The embedded reporters are still in Shanghai and they offer more insights on growth and concrete in one of China's major cities. I plan to take their diary entries and write a travel book around them. I'm hoping that Harvard Press will publish this. I am willing to write the preface.
Dateline: Wednesday, April 8.
We had dinner last night at Jean George. The food was as good as the restaurant in NYC by the same name. The service, lots of it, was impeccable, the decor rich sort of clubby and dark opulent huge space, sort speak-easy chic. Location near the Bund a promenade near the river. The promenade is not so great because of all the nearby construction, but when cleaned up will rival the view of lower Manhattan from the promenade in Brooklyn Heights. The view from the restaurant was perfect looking out over the river to the financial district with its large futuristic buildings on the other side. We were surprised that the staff badly outnumbered the dinners and that only a small percentage of the tables were occupied. I hope the weekend is better for them, they deserve it.
This morning we awoke to much clearer air and we could actually see clearly for some distance. We decided to tour the financial district: The amount of construction is unbelievable. The second tallest building in the world hardly seems to stand out from the crowd of tall buildings. Interesting the tall buildings were interspersed in some areas with old buildings likened to poor tenements with wash hanging our of each apartment, A huge space has been cleared for the next tallest Building I think it will be called the Shanghai Tower. I noticed that the usual temporary space for workers had clothing hanging out to dry, as most of the apartment houses do. This must mean that the construction teams are actually living on-site as the building is going up. How about that for efficiency. I found my camera charger did not work yesterday. So we were off to explore the problem. First stop a Best Buy in a half finished mall in the financial district. The Best Buy was huge with every known electrical device. Several pleasant, attractive helpful sales people gathered around us seemingly very interested in my problem. The studied my charger carefully a Panasonic. Alas, it was an old charger that was no longer made. But I bought it last year. They could not help. From the number of people in the store, they missed there only chance for a sale this morning. Again personnel outnumbered shoppers. We went on to Pacific. A local store. Again, pleasant, attractive, helpful people with little to do but to solve my problem. Off to the storeroom but confirmed the charger is no longer made. An urgent call to a supervisor: a somewhat older, intelligent thoughtful man who was not adverse to wielding a box cutter on every package that contained a charger on the floor to solve the problem. He did several experiments on my charger, declared it beyond resuscitation and found me a suitable replacement. Sale price about 350 Yuan. Everyone was pleased, their morning seemed complete. Off the to the Shanghai History museum. Very well done. A series of photos and dioramas that tell the history of Shanghaii. It was a busy museum. Chinese tour groups were everywhere. I did note that world war 2 and the Japanese occupation, which did have some impact on the city, was not mentioned. This is interesting because they are still bummed out over the Opium War with its resultant concessions and colonialism. At first I was critical, but on reflection I think the Chinese are teaching something to consider.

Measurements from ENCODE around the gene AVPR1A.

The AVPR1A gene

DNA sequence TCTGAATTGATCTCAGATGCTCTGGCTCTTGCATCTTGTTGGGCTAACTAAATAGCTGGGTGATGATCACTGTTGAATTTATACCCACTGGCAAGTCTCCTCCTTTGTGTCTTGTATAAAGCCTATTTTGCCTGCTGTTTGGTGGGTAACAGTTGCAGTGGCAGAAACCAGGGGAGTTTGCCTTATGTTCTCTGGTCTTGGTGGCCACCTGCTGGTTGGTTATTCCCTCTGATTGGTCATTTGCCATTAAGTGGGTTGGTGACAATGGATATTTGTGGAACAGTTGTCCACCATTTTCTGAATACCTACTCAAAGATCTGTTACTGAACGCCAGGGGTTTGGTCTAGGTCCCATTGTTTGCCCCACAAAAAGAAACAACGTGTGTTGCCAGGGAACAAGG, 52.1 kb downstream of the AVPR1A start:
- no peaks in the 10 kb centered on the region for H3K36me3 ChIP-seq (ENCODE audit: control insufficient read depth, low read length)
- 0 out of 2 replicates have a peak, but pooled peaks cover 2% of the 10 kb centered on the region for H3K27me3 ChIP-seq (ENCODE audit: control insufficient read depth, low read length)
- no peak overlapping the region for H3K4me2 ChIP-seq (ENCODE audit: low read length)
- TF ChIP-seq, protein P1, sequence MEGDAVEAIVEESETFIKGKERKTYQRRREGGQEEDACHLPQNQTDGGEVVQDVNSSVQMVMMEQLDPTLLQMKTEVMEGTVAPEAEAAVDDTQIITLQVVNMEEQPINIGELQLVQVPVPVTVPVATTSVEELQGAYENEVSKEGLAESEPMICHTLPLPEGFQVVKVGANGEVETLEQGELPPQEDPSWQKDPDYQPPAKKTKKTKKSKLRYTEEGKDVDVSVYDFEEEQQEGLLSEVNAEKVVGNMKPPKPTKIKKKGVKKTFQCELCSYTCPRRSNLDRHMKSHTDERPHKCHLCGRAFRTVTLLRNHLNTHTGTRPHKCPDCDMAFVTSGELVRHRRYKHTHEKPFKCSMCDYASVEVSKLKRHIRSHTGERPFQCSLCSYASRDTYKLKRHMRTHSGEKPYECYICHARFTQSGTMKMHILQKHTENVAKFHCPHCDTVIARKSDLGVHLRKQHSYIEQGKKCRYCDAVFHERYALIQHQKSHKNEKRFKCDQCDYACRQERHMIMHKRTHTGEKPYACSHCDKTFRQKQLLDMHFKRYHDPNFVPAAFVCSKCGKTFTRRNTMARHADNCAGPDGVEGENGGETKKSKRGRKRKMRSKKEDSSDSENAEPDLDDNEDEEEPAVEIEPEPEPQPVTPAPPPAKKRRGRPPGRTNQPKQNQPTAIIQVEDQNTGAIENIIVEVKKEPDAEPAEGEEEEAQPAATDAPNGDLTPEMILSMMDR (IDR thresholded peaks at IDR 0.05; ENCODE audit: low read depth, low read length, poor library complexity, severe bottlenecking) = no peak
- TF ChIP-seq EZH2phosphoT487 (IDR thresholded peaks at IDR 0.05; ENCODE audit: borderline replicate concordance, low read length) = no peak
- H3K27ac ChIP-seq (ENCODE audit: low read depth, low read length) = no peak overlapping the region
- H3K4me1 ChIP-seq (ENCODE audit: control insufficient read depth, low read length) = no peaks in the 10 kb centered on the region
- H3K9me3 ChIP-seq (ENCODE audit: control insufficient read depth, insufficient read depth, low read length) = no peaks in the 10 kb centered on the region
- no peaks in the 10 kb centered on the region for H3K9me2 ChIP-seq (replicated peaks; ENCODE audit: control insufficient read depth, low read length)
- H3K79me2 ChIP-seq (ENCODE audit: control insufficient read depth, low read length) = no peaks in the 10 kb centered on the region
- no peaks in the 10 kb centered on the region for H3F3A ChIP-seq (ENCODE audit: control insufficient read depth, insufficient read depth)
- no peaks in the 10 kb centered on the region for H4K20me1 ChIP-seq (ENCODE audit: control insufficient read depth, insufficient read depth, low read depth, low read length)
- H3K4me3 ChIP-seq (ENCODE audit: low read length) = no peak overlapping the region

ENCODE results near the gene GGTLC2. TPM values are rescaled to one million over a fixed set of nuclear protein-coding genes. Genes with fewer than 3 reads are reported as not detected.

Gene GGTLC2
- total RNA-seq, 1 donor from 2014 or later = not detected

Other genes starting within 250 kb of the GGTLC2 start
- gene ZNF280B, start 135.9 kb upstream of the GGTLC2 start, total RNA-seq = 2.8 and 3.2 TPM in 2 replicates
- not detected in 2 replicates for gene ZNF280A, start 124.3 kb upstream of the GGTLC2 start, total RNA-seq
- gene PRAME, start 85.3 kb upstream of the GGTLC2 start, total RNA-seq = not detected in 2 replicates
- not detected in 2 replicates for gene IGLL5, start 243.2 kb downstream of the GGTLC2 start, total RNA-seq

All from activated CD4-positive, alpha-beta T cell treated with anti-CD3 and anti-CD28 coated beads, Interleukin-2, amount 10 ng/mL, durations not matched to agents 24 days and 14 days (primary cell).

Back in the car, bicycles, cars, motor scooters, pedestrians all competing without the unusual restraints and I thought NYC cabbies were difficult. Then we saw him. Among the smartly dressed, busy attractive young people on the street, there was an old man on a bicycle that was carrying an impressive amount of cardboard. Our guide said he was a sanitation worker. My wife dubbed him a recycler and did not even realize, she successfully punned. Off to a restaurant in the old French concession. Lovely lunch. Walk on a pleasant mall. Bought some small stuff for the secretaries and back to the hotel to nurse a case of travelers diarrhea. At the hotel, I was struck by the large number of well appointed young people hired by the hotel to stand in the lobby, look attractive, pleasant and helpful and smile and greet as you passed.
Tomorrow we are off to Beijing and more to report.
HE IS THERE WITH ANOTHER REPORTER, here is her independent report
China is not your grandparents China! Twenty five year olds in Shanghai look like Japanese Club kids, are frequently as tall as Americans and live in airconditioned skyscrapers. We still can't figure out what people do for a living but they are talkative and mellow. We visited a five hundred year old river town where they sell twenty varieties of chinese pickles, live shrimp swim around with carp and catfish for sale, and saying "bo" meaning "no" doesn't help much to ward off sellers of dragon kites, fans, and fake rolexes.
Although the government is tearing down everything in sight to build skyscrapers the residents aren't sentimental about ditching the past as the population of the Shanghai region is 17 million and there would be no place to house everyone if they lived in traditional three story four generation farm houses. They have ribbon parks between the skyscrapers. The new development looks a lot like Guyaquil Ecuador which may not be surprising as there are a lot of Chinese investors in Ecuador and the climate is similar in Guyaquil and Shanghai.
We saw a terriffic troupe of Chinese acrobats that we had seen twenty years ago in Disney World, Florida. We went to the Shanghai art museum and historical museum and toured the modern art gallery district. Eating is terriffic also. Tomorrow we are off to Beijing.